The first thing most of us (who don’t know Aramaic) will notice is that all three translators have ‘gospel’ and not ‘revelation’. The more observant may be struck by the similarity between the transliterated word ‘bewangelīāwn’ and the Greek word εὐαγγέλιον meaning ‘gospel’. Clicking on the ‘analyze’ tool brings up the meaning of each word. Here are the words for the clause of interest:

Clicking on ‘2:282’ provides confirmation that the word for ‘Gospel’ is indeed the word that looks like εὐαγγέλιον:

The b’ suffix means ‘in’, in much the same way (I think) as בְּ does in Hebrew. The lexeme itself – which corresponds to the form of the word which appears in a lexicon (a dictionary) – is:

Clicking on ’16’ in the table above brings up the entry for this word in Jennings Lexicon to the Syriac New Testament:

It can be seen first that, although this is a Syriac to English lexicon, the meaning is given first in Greek because it is a loan word from Greek; and secondly that the meaning of εὐαγγέλιον, as said before, is ‘Gospel’. It can be seen also that Romans 1.9 is listed among the occurrences of the word, confirming that this is the Aramaic word used there.

Finally, the Peshitta tool at has two alternative Peshitta text types, the Eastern and the Khabouris. I have checked these for Romans 1.9 and they both have the same word ܒܸ݁ܐܘܲܢܓܸ݁ܠܝܼܘܿ (bewangelīāwn), ‘in the gospel’.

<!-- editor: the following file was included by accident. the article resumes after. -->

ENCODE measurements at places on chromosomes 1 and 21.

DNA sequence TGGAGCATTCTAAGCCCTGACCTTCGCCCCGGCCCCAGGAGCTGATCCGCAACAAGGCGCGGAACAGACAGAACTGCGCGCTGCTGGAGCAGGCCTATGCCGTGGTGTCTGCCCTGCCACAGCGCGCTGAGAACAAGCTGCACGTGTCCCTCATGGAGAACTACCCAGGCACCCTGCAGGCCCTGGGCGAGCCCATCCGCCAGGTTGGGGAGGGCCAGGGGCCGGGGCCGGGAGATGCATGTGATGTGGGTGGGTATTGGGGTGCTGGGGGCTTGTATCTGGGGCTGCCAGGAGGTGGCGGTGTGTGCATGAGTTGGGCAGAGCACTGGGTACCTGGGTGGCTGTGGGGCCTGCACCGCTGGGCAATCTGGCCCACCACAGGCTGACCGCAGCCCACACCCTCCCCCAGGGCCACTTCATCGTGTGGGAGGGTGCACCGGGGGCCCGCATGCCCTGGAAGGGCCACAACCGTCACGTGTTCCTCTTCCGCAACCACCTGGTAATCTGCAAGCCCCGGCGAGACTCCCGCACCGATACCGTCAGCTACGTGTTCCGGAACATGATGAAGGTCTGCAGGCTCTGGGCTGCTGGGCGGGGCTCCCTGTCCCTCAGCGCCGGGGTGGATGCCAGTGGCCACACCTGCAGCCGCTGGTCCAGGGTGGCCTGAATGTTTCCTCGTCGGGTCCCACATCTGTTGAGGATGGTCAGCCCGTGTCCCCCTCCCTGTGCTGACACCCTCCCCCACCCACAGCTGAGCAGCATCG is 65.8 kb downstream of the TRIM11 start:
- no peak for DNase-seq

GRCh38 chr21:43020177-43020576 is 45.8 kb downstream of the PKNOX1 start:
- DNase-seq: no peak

My provisional conclusion then, subject to correction, is that Simmons’ rendering of Romans 1.9 is not in reality translated from the Aramaic as he claims. I have written to him for an explanation but not received one as yet.

Romans 1.11

Two verses later, there is an example of Simmons giving a rendition which actually does seem to derive from the Aramaic, as he claims. The Greek text (NA 28) of Romans 1.11 reads:

ἐπιποθῶ γὰρ ἰδεῖν ὑμᾶς, ἵνα τι μεταδῶ χάρισμα ὑμῖν πνευματικὸν εἰς τὸ στηριχθῆναι ὑμᾶς,

The ESV, as a typical example, has:

‘For I long to see you, that I may impart to you some spiritual gift to strengthen you’

and most versions (KJV, ASV, RSV, NIV, NASB etc) translate χάρισμα … πνευματικὸν (charisma pneumatikon) as ‘spiritual gift’, πνευματικός being the adjective from πνεῦμα, meaning ‘spirit’.

Simmons’ text however has ‘the gift of the Spirit’ instead of ‘some spiritual gift’:

He explains in a footnote that he has translated from the Aramaic:

The Peshitta tool shows that all three English translations have ‘gift of the Spirit’ rather than ‘spiritual gift’:

The analysis tool confirms that the Aramaic text has a noun meaning ‘spirit, wind, breath’ rather than an adjective:

It is not that Aramaic lacked an adjective meaning ‘spiritual’, as one such was used in 1 Corinthians 2.13, 15 and elsewhere, as can be seen from the definitions in Jennings:

It just seems to have been a change made by in the translation process from the Greek original to the Peshitta.

In this case, therefore Simmons seems to be justified in saying that he has translated from the Aramaic. As I said above, I am not here examining the question of why he would prefer the Peshitta reading to the original Greek text. (I have written to him twice on that point and not received a reply so far.)

What remains is to investigate whether Simmons’ apparently mistaken claim in Romans 1.9 is a one-off and so probably an inadvertent error, or whether there are more such claims which turn out to be apparently unfounded. In my next post I give further cases where Simmons’ text differs from normal versions, with no possible basis from the Greek text, and where he has claimed to be translating from the Aramaic, but where this claim turns out to be false, so far as I have been able to ascertain, to the best of my endeavour.